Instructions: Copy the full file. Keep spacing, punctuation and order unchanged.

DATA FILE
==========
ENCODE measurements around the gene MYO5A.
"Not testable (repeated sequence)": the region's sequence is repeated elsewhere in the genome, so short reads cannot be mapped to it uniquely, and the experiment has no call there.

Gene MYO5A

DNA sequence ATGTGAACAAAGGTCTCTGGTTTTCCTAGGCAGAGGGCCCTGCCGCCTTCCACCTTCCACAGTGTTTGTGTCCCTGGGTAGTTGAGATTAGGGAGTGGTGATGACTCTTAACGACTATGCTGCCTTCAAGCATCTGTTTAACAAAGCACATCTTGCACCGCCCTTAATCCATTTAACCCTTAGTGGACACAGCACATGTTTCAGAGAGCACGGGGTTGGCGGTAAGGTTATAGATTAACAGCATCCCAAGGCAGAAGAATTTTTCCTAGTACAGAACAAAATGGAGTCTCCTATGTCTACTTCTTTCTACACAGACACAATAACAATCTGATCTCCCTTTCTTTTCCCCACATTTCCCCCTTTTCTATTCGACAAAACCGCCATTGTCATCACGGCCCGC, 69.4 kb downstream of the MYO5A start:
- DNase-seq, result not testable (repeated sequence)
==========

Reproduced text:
ENCODE measurements around the gene MYO5A.
"Not testable (repeated sequence)": the region's sequence is repeated elsewhere in the genome, so short reads cannot be mapped to it uniquely, and the experiment has no call there.

Gene MYO5A

DNA sequence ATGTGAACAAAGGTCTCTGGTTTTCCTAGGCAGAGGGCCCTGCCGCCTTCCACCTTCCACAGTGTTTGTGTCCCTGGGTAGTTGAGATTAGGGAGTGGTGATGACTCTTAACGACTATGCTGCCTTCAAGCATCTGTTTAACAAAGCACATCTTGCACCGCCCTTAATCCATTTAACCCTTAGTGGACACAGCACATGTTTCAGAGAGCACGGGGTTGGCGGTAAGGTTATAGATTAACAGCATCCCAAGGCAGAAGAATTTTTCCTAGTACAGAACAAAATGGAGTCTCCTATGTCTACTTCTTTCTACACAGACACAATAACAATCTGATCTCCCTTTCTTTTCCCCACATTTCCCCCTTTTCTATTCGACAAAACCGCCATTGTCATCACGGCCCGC, 69.4 kb downstream of the MYO5A start:
- DNase-seq, result not testable (repeated sequence)